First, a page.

Consider the table below, which summarizes the performance of the major asset classes of late. In particular, note the prevalence of red under the 4-weeks column. Risk has been showing its other face to investors, many of whom formerly thought that there was but one outcome to embracing the four-letter word.
The fact that markets have retreated in earnest should come as no surprise. After a multi-year run of dispensing mostly gains, the major asset classes have reintroduced the notion of humility to the masses. As readers of this site will recall, we've been expecting no less for some time. Granted, even a broken clock is right twice a day, and so we're vulnerable to criticism that our warnings were early. True, although we've advised all along that our preferred strategy has been one of raising cash methodically as markets continued moving higher.
As a result, our own personal allocation to cash is well above levels we're comfortable with as a long-term proposition. The idea of continuing to elevate the cash weighting was always with an eye toward redeploying it when prospects looked more attractive elsewhere. Now that red ink has arrived, is it time to redeploy? Yes, sort of. But in addition to diversifying across asset classes, we're of a mind to diversify across time as well, for both buying and selling. The reason: we can't see the future. Yes, we can make some educated guesses, in part driven by quantitative clues handed down by the markets. Those clues, however, aren't foolproof.
In the meantime, let's be clear: the correction so far, painful as it seems, hardly amounts to an earth-shattering buy signal across the board. Blood is starting to trickle, but it's still not running in the streets.
Take a look at REITs, which are the hardest hit among the major asset classes. Surely, this is where value bursts loud and clear. Yes and no. Having shed nearly 12% so far this year, REITs are clearly battered but the selling still looks modest in context with history. Indeed, REITs have only returned to price levels of mid-2006. Meanwhile, according to Morningstar, the current trailing yield on VNQ (our proxy for REITs), is a modest 3.84%. That's nearly 100 basis points below the yield on the benchmark 10-year Treasury.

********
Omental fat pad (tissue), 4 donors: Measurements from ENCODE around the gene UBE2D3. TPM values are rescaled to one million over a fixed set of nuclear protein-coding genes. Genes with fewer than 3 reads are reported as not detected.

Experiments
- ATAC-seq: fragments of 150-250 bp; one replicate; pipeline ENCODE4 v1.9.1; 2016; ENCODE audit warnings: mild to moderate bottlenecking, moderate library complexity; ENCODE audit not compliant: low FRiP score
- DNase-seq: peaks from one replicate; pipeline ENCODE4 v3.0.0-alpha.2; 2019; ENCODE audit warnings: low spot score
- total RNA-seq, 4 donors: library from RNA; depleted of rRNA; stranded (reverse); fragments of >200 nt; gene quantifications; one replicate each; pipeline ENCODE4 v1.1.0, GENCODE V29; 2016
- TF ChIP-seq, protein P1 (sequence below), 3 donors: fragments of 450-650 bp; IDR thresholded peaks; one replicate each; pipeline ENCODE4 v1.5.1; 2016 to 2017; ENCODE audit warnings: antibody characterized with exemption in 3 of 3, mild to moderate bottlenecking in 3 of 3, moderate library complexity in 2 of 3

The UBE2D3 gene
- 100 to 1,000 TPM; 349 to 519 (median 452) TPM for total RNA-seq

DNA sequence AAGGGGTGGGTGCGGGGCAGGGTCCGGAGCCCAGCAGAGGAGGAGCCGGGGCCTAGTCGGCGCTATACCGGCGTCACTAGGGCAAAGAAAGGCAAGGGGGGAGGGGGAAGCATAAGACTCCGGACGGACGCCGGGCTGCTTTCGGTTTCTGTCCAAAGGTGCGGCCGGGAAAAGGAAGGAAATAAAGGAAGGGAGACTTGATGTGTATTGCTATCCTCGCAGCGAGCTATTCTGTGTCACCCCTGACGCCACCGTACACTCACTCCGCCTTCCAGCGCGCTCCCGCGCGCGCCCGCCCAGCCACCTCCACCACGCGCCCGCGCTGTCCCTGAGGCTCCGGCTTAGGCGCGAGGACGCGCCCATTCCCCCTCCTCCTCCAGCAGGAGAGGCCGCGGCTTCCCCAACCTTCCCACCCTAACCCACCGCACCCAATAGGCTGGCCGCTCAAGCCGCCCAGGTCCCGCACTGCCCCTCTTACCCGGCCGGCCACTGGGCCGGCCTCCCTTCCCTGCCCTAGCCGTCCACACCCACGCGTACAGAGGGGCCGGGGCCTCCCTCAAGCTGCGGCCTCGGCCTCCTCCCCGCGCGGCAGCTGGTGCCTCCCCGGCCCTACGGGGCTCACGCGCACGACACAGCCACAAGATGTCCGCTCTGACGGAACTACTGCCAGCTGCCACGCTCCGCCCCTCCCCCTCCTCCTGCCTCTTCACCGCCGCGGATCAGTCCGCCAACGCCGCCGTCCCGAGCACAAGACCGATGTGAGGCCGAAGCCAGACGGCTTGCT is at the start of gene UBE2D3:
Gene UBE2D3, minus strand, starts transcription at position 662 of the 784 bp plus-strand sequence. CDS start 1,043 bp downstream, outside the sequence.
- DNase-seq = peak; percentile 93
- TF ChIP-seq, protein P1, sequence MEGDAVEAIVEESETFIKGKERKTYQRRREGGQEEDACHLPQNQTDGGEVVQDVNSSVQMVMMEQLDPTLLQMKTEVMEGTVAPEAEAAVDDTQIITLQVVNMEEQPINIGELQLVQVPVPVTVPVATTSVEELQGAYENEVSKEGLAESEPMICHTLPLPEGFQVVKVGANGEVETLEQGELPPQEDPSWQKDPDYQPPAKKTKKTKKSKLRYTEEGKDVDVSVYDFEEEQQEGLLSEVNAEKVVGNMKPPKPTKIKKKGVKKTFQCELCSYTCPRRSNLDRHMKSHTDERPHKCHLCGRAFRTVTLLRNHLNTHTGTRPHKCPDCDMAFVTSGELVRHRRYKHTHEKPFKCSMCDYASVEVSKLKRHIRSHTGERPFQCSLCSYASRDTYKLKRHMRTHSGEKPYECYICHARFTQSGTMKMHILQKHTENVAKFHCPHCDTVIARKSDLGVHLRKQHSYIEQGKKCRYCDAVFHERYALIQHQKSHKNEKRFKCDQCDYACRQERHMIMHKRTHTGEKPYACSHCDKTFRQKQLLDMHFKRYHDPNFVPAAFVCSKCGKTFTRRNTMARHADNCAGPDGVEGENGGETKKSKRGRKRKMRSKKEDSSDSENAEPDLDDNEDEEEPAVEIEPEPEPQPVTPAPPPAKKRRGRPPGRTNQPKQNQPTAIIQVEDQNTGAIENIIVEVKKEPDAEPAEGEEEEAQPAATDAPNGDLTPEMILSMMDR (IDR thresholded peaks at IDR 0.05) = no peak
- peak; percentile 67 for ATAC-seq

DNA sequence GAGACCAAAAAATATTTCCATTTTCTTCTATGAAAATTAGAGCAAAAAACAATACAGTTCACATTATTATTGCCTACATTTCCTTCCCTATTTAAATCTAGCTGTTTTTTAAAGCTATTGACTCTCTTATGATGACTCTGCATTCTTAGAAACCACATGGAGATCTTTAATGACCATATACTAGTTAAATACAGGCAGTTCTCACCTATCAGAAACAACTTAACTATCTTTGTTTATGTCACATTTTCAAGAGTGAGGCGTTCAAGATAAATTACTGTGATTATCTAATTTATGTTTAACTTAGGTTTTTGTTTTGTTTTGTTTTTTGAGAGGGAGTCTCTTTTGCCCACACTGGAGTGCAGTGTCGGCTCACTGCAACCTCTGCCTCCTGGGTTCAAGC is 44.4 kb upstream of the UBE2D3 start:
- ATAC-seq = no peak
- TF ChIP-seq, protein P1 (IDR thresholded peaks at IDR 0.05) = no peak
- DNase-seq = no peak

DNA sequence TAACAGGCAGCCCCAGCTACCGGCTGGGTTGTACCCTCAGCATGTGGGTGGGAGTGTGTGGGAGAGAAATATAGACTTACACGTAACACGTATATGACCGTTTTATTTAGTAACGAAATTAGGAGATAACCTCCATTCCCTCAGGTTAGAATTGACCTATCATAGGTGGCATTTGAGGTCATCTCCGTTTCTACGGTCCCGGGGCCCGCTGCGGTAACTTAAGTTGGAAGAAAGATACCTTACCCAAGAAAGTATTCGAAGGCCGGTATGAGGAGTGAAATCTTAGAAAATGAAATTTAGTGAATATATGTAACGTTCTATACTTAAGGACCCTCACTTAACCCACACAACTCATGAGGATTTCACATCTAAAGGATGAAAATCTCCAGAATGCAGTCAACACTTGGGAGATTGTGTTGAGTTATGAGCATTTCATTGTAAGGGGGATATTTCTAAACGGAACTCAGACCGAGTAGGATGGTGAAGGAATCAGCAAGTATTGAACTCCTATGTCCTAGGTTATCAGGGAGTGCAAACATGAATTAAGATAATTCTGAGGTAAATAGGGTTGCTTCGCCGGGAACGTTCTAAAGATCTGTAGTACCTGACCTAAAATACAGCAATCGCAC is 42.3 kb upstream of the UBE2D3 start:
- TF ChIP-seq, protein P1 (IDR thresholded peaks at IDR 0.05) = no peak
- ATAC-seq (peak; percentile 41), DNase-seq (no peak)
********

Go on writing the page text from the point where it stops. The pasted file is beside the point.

For our money, we'd prefer to see REITs yielding a premium over the 10-year before we go rolling back into the asset class with any searing conviction. Although it's still somewhat out of favor, ours is a philosophy of requiring compensation for assuming risk. Crazy, perhaps, but that's our story, and we're sticking to it.
Yes, the prospective capital gains for REITs may ultimately combine with the yield to outperform the 10 year. But at this stage, when the markets are anxious and just beginning to become reacquainted with the fuller persona that is risk, we're inclined to wait a bit more. At the same time, with cash at the ready, we'd start nibbling at REITs if a further dip of some magnitude arrives in the coming weeks and months.
All of which reminds that our strategy of slowly but consistently raising cash as markets climbed will be mirrored with a strategy of slowly but consistently redeploying cash as markets fall. This carries no appeal to short-term traders, but for our strategic-minded focus, it suits us just fine. The degree and focus of the future redeployments will depend on where the red ink burns the brightest.
For now, though, we're still content to watch and wait, nibbling here and there but making no major buys. Indeed, some markets have barely corrected at all, the recent sell-off notwithstanding. The S&P 500, for instance, despite its sharp decline in recent weeks, has retreated only to levels considered healthy back in April. We don't recall many bulls worrying that 1400 or so on the S&P was the end of the world in the spring. Meanwhile, the ~1460 level on the index currently elicits fear that equities are weak. Same price, different emotions.
Perhaps the only refreshing exercise in times like these is to remind oneself of the iron law of investing: lower prices equate to higher expected returns while higher prices imply lower expected returns. That principle can either work for or against investors, and the outcome resides completely within. We're of a mind to make it work for us, which requires a commitment to the ancient wisdom of buying low and selling high. Everything else is noise.